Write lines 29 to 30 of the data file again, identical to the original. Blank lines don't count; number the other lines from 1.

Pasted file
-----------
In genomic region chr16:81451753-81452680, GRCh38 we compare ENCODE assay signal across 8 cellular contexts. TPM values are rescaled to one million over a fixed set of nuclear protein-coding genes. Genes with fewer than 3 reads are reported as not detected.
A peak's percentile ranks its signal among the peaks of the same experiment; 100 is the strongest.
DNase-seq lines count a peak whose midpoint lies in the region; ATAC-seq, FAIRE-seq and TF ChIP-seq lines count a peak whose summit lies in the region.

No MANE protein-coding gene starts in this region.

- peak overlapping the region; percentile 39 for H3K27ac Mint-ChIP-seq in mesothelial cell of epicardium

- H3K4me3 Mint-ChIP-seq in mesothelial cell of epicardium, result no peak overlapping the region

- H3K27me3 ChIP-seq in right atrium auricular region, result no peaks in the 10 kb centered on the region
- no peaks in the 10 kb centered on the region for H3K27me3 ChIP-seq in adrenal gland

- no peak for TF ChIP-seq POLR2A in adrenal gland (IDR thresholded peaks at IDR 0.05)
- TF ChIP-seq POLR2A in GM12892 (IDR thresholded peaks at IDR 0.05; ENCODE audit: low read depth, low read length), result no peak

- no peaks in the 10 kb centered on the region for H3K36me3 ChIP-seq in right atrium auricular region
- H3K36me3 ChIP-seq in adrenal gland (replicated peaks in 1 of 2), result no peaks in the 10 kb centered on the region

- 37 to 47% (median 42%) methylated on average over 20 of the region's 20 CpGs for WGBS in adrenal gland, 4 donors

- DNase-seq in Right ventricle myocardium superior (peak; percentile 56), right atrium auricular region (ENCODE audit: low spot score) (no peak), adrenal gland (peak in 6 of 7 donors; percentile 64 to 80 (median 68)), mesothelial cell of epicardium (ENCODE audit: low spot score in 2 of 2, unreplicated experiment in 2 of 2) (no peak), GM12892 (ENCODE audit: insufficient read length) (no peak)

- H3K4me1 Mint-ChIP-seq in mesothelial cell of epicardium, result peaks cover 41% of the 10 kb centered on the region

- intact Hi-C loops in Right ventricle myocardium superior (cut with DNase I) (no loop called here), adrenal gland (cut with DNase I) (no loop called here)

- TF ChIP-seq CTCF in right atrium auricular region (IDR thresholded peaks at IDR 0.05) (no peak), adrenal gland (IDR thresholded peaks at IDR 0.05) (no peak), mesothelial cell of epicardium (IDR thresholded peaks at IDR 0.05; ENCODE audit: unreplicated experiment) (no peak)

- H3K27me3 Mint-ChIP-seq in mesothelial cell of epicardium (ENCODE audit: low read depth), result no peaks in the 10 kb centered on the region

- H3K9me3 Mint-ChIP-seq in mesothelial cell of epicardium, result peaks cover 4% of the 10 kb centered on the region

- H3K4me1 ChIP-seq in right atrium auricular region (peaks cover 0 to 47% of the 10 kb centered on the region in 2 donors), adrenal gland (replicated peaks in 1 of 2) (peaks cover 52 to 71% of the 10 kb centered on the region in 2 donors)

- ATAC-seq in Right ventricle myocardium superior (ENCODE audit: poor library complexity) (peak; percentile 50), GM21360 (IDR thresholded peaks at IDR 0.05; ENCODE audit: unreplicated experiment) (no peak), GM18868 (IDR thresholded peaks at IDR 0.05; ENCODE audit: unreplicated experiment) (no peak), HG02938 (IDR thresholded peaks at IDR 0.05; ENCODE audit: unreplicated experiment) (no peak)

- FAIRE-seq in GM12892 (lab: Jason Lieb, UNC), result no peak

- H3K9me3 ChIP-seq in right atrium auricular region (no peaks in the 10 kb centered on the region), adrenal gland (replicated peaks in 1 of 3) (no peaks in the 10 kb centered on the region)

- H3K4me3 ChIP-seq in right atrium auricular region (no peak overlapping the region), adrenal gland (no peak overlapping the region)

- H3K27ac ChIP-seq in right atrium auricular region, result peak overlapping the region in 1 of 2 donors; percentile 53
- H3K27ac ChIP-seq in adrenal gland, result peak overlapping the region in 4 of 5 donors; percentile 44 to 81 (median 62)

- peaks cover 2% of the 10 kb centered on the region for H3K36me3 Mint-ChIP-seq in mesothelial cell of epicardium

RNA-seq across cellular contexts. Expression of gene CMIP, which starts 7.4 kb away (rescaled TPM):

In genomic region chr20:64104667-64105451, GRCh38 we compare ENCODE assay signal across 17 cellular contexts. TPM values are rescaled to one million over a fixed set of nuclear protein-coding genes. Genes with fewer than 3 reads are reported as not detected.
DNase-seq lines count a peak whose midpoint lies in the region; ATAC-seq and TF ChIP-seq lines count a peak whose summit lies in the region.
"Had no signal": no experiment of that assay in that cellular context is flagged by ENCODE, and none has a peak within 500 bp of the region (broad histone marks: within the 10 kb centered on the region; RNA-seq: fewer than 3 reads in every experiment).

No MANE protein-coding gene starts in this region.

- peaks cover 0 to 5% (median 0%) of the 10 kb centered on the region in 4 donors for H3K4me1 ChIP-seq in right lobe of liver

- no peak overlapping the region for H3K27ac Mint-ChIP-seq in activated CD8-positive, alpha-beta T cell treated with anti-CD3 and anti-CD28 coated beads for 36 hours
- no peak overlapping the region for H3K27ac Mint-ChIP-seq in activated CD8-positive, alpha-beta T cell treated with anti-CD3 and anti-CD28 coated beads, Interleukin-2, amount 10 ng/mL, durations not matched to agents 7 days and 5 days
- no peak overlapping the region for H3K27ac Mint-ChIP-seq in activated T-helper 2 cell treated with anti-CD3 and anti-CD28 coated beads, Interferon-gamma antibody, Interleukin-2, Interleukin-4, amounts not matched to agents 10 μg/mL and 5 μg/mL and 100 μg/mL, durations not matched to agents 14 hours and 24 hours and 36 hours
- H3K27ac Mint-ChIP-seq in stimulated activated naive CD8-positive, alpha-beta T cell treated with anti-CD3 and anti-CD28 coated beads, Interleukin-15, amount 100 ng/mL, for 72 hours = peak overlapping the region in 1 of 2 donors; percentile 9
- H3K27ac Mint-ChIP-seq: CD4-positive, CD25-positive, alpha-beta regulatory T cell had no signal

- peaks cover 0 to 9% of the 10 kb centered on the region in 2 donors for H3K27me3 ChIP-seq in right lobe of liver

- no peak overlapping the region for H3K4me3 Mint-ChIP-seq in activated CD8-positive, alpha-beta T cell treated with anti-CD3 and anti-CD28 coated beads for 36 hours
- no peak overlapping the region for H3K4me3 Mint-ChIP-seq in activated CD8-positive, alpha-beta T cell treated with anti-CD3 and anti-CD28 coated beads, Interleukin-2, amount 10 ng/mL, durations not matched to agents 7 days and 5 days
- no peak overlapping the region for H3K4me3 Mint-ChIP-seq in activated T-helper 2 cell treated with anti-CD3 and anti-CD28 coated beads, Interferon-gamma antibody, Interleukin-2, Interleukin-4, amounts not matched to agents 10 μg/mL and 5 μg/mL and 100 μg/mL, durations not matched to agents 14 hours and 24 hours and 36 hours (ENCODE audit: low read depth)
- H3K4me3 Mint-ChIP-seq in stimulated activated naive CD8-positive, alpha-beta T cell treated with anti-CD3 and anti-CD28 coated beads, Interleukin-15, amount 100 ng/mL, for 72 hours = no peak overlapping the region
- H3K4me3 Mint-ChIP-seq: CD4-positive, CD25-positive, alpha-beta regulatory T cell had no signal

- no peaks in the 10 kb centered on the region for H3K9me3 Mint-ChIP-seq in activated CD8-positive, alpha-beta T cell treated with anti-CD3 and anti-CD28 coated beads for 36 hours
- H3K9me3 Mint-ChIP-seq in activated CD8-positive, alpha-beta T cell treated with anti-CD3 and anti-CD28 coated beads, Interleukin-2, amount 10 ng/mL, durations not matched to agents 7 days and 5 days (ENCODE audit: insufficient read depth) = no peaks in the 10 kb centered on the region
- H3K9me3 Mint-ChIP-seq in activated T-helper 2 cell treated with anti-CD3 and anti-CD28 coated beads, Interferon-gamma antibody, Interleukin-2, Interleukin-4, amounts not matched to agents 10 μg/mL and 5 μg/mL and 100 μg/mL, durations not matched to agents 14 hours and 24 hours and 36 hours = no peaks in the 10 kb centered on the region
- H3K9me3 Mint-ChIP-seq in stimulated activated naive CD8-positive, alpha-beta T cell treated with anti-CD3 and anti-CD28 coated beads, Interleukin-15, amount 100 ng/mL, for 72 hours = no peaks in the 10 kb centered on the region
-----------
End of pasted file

In genomic region chr20:64104667-64105451, GRCh38 we compare ENCODE assay signal across 17 cellular contexts. TPM values are rescaled to one million over a fixed set of nuclear protein-coding genes. Genes with fewer than 3 reads are reported as not detected.
DNase-seq lines count a peak whose midpoint lies in the region; ATAC-seq and TF ChIP-seq lines count a peak whose summit lies in the region.